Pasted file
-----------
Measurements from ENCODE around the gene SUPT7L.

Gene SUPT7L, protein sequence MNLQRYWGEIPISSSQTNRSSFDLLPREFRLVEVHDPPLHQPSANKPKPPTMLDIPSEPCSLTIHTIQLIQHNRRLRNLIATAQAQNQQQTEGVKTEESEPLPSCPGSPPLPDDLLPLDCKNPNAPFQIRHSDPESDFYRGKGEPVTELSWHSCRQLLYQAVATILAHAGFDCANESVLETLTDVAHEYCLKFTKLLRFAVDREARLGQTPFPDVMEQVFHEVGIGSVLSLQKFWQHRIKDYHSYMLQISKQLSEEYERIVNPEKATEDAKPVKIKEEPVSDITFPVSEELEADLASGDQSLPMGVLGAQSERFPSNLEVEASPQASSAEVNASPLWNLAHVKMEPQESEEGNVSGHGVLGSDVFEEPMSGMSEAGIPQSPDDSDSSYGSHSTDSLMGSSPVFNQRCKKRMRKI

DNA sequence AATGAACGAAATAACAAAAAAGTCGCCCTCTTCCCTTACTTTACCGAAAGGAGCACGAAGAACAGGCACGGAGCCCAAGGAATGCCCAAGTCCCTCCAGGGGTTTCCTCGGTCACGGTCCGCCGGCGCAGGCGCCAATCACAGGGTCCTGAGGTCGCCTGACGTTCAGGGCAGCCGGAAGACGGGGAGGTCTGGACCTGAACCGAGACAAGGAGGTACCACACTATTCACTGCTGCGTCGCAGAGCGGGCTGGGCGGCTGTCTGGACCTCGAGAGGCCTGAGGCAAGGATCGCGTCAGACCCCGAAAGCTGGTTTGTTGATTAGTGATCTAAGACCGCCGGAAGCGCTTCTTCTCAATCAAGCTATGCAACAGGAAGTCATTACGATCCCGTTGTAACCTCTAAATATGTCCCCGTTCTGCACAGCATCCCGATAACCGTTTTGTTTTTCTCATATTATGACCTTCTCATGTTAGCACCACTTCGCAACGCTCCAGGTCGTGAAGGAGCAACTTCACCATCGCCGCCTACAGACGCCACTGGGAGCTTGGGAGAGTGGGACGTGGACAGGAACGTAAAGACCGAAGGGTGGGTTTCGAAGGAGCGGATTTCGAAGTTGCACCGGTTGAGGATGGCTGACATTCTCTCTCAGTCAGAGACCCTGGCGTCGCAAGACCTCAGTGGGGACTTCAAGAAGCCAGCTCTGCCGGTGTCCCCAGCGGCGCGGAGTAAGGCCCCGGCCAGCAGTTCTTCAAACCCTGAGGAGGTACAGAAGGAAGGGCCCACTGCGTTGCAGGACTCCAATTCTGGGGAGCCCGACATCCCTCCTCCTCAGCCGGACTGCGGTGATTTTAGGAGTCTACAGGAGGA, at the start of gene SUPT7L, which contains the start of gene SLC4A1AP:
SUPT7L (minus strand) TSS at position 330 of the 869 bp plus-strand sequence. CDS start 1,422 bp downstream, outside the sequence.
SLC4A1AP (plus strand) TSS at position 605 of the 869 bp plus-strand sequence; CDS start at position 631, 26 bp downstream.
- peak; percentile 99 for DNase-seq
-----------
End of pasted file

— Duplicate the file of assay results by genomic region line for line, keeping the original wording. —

Measurements from ENCODE around the gene SUPT7L.

Gene SUPT7L, protein sequence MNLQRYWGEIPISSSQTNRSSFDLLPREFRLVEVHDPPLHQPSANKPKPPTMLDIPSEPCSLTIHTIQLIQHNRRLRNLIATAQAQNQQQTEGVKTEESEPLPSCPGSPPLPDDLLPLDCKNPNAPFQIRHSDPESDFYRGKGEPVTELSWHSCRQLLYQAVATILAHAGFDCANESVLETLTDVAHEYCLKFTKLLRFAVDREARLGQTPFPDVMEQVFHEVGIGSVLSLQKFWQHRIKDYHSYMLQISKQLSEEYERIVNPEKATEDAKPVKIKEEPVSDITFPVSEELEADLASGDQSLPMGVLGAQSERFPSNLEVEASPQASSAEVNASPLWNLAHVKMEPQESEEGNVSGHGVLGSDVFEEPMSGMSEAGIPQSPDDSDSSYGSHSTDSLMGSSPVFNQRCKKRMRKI

DNA sequence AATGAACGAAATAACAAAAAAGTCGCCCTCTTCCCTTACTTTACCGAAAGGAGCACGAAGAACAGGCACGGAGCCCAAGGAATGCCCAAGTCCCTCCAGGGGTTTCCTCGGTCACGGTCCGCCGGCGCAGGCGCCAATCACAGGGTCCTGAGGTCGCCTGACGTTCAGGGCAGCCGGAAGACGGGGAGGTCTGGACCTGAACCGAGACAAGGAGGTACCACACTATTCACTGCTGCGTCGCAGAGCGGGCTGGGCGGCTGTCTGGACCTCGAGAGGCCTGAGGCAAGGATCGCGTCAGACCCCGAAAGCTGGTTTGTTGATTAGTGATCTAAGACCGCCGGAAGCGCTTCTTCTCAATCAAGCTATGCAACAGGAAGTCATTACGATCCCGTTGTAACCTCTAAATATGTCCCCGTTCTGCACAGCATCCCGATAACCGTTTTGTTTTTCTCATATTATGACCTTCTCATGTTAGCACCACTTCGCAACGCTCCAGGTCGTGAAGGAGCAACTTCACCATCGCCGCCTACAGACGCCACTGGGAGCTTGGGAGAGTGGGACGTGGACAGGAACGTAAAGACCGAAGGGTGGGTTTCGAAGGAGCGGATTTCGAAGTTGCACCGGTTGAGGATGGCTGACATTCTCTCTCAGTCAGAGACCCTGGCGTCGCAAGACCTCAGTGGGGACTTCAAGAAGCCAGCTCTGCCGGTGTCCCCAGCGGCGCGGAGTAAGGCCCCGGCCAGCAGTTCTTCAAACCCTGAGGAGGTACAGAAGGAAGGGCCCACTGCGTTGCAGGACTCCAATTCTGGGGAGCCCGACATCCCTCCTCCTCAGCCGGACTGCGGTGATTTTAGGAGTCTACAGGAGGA, at the start of gene SUPT7L, which contains the start of gene SLC4A1AP:
SUPT7L (minus strand) TSS at position 330 of the 869 bp plus-strand sequence. CDS start 1,422 bp downstream, outside the sequence.
SLC4A1AP (plus strand) TSS at position 605 of the 869 bp plus-strand sequence; CDS start at position 631, 26 bp downstream.
- peak; percentile 99 for DNase-seq